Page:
So like Randy Palumbo who created that artwork that’s in the restaurant in Atlantic City, is also creating an artwork with us for the restaurant in Las Vegas. Or a lot of different artists come out there, different creatives come out there, comedians from LA. And we sit around and we talk about and think about new ideas, and it’s about just creating circumstances where you can create ideas. And then if we have an idea we want to test, we go to the Edinburgh Fringe Festival and we put it on there. So we might go there for, we did Atomic Saloon there for a month, which was this fantastic show. It just sold every ticket. People went crazy. And then we brought it to Vegas, and now it’s played there for several years.
So ultimately, we’ve got many different ways of doing it, but it’s about pulling together people who otherwise wouldn’t necessarily be in the room together. And also sometimes lowering the stakes. We just did a show for Formula 1 in Vegas called Lights Out! We did it for one night. We didn’t sell any tickets, we just gave all the tickets away, but we put it on stage and we had incredibly talented artists go to Nipton for a month and work it all up and put it on stage. And now we go, okay, well what do we do with that next? Well, maybe we tour it around three or four Formula 1 races in 2024. It’s about sometimes lowering the stakes rather than saying, “Yeah, we’re just going to go and open this show and it’s 50 million.” Which we’ve done as well, but sometimes it’s nice just to go and spend 300 grand and test something out and learn where the market sits.
SSR: And is there some space or something still that you want to create or do? Well, actually let’s go back. Because didn’t you buy a piece of land that you’re turning into something really exciting in terms of it’s the first circus town of sorts.
RM: Right? Yeah, that’s Nipton, the circus town, where we do our creative work. And that is an enormous project for us, and I can’t work out how much it’s going to end up costing us, but we’ve just built this enormous lake there and we just do it piece by piece. So right now we’re working with this guy we met. We were down in New Orleans because we’re building a show down there, and we met this guy who is this old, he’s an old Burning Man guy, but he’s an incredible artist who recreates these beautiful caravans out of the Spartan Imperial Mansions, which are these 70-year-old caravans that the Getty Aircraft factory used to make. And we’ve got 11 of these things, and I’ve been saying, “Right, these are going to be our hotel. You’re going to come and stay in one of these Spartan Imperial Mansions.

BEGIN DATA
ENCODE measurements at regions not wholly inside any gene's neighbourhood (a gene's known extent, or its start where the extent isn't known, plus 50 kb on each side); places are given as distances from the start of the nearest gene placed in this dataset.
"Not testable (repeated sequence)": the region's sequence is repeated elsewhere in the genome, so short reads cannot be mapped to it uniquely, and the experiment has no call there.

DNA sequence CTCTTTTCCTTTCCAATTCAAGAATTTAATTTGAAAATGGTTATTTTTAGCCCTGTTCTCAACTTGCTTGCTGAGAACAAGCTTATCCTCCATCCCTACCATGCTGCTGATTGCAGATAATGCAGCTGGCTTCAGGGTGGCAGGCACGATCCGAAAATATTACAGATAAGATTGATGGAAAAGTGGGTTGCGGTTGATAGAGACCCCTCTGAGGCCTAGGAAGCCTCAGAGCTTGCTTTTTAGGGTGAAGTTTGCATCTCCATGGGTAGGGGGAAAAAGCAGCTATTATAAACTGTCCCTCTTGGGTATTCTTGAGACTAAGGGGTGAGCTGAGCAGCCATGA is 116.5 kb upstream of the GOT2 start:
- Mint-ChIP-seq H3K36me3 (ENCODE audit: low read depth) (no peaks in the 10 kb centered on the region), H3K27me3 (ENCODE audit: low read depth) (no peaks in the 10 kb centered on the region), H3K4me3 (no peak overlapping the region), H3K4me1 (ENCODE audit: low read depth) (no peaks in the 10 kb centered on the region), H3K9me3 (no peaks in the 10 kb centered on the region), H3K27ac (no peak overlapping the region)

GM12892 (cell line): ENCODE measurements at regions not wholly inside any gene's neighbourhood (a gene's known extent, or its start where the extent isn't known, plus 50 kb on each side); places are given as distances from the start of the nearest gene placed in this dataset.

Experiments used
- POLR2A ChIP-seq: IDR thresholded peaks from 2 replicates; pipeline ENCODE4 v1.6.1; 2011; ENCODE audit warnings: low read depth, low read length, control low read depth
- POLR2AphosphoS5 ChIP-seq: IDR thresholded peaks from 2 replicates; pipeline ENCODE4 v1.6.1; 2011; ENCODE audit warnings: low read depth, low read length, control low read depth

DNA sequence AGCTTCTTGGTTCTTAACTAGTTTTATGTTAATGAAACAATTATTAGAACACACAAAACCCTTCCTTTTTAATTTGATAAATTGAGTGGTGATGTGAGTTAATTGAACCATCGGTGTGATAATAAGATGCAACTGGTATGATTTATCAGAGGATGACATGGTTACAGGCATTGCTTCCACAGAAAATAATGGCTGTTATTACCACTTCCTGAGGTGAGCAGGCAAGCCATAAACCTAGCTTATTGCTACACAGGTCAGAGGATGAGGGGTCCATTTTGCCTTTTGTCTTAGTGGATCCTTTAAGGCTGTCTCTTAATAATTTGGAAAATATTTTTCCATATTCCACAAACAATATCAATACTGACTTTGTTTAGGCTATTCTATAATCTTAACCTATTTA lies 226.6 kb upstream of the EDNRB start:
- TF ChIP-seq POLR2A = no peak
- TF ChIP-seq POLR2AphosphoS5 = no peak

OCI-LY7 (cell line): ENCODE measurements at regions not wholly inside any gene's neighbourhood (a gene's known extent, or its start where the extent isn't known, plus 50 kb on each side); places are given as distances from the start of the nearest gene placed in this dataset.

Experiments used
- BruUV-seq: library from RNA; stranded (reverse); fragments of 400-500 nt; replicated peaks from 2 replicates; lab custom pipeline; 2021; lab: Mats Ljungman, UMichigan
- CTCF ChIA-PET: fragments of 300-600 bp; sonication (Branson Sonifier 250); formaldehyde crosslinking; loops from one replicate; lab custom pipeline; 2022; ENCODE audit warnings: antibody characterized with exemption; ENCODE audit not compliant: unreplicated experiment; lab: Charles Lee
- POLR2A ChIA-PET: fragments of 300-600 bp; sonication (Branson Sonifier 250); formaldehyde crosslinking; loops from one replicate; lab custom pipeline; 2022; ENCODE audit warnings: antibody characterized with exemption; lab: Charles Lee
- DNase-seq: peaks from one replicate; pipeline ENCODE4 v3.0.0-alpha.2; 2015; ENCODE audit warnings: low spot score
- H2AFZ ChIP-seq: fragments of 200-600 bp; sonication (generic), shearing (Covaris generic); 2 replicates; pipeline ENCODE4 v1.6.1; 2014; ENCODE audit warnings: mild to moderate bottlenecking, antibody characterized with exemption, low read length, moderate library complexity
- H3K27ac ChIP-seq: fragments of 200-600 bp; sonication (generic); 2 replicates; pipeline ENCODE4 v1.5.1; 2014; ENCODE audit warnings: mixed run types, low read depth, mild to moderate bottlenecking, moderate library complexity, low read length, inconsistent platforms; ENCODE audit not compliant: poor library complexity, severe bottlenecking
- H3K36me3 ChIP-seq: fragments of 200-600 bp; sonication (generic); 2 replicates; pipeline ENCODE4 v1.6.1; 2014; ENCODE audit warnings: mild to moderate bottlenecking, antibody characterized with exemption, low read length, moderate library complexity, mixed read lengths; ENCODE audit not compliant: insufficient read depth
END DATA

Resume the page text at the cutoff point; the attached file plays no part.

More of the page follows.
So just designing how that we look in a circus environment, in a Mojave Desert context is what we’re working on right now with this guy in New Orleans. Ultimately though, those caravans will all come back to Nipton, and that will be the hotel component, and then the live entertainment component will be another thing that’s pieced over the top of that. And then the hospitality we’re working on, well, what does a cocktail bar look like in a town in the middle of the desert? What does the restaurant look like that we put in there? And we’re working on that at the moment as well.
SSR: Amazing. Wait, did you just say you built a lake there?
RM: Yeah, yeah. Well, it’s hard. You could call it a pond, but it’s a hundred feet wide. It’s 25 feet deep. It’s massive. And I just said, “This is a desert town and the oasis is disastrous. We need to rebuild the oasis.” So we spent a ton of money and we created this, it’s filtered by ozone and UV light, and we created this whole natural ecosystem pond that exists there now, which I swam in a few weeks ago, and it’s fucking freezing. But in the middle of summer, you could just sit in there for six hours, and it’s so beautiful.